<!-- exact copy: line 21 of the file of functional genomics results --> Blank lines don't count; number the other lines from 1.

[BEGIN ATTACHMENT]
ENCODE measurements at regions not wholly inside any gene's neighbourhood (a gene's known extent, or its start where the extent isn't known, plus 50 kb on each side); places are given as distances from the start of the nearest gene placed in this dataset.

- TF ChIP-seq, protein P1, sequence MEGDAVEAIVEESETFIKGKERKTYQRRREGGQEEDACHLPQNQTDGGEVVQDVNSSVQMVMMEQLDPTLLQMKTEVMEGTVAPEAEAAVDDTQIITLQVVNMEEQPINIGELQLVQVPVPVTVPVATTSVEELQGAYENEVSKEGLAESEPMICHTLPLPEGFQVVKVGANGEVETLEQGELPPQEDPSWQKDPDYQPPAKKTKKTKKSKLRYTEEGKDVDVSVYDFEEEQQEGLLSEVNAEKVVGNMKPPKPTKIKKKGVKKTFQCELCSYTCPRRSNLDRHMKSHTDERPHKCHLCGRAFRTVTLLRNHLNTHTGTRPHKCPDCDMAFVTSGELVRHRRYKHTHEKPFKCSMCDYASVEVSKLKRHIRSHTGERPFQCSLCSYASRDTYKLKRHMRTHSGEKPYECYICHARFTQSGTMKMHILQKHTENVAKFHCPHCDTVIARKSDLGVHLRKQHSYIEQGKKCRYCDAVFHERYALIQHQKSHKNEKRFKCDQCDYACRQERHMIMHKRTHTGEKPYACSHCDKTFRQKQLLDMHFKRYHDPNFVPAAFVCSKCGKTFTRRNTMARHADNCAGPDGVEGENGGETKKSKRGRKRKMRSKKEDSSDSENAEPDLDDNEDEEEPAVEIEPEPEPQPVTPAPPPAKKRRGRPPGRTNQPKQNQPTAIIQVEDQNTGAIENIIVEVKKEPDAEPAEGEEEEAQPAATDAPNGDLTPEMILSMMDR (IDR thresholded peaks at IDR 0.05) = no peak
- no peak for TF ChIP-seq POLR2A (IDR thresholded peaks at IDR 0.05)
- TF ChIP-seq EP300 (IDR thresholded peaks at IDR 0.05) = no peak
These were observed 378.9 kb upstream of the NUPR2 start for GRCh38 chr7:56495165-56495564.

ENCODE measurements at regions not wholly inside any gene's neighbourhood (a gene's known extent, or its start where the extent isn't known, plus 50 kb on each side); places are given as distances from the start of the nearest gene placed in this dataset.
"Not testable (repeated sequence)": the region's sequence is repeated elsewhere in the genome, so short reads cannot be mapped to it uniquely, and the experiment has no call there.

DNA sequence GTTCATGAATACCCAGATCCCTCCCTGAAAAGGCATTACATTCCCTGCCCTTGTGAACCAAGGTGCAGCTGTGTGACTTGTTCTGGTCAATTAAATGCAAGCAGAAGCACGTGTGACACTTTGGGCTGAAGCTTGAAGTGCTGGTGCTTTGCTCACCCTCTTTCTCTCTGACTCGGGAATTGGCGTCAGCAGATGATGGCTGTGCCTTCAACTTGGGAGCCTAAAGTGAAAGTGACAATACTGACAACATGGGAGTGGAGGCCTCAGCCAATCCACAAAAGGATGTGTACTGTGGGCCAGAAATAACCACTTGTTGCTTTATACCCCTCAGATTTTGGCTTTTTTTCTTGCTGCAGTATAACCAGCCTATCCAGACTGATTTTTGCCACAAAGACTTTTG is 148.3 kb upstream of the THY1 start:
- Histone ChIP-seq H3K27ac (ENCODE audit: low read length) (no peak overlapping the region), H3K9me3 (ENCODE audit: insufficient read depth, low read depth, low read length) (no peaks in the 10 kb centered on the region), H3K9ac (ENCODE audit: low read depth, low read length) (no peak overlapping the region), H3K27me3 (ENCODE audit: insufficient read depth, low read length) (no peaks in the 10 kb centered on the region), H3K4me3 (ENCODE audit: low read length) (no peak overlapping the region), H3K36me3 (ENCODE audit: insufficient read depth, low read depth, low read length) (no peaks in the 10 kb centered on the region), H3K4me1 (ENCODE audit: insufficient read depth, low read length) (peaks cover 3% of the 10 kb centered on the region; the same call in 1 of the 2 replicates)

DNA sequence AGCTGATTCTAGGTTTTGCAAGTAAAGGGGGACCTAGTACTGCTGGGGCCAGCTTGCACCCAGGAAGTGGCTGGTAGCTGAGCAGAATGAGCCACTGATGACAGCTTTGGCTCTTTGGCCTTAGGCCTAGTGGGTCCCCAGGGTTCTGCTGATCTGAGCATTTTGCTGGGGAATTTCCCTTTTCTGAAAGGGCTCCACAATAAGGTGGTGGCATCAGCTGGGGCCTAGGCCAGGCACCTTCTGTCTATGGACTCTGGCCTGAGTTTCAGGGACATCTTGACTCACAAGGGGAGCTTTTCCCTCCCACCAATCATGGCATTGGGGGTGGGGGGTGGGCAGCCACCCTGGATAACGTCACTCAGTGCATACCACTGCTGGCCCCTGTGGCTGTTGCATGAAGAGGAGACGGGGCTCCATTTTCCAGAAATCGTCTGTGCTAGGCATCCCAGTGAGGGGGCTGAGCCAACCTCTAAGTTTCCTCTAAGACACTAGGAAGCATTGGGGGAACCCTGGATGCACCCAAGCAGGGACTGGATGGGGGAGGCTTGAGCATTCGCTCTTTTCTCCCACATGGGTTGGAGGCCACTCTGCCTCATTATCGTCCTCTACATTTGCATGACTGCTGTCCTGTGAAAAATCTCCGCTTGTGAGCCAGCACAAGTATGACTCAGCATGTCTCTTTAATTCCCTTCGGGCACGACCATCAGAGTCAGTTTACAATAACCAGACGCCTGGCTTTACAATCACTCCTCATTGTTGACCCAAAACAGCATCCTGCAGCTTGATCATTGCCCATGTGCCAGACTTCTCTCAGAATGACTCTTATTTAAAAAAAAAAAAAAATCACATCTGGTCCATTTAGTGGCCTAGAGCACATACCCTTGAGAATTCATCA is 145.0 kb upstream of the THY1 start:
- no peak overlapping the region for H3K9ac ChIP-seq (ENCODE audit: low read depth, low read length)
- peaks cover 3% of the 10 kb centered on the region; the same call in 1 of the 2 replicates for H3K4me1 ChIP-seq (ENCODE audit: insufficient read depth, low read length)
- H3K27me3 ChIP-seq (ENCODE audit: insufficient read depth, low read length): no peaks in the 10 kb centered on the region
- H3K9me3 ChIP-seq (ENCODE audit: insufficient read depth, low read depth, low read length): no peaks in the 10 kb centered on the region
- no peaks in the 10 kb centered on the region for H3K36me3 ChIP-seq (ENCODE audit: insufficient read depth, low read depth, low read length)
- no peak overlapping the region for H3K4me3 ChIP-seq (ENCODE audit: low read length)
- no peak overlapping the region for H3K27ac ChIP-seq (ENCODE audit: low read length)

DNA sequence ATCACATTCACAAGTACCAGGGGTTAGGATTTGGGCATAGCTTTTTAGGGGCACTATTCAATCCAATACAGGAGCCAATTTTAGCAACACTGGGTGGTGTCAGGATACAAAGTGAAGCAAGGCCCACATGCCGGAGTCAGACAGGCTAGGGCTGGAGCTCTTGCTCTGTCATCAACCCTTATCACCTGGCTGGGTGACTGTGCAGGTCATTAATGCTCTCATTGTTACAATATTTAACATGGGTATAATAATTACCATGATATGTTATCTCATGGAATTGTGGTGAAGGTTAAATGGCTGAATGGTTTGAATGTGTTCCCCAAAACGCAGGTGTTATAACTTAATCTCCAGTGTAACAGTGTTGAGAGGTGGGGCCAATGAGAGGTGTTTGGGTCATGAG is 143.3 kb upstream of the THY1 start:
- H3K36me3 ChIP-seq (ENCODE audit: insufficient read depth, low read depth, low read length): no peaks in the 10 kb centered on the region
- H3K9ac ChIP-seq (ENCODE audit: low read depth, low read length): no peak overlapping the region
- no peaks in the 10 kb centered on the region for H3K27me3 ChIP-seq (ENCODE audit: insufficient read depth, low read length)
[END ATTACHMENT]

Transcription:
- no peaks in the 10 kb centered on the region for H3K27me3 ChIP-seq (ENCODE audit: insufficient read depth, low read length)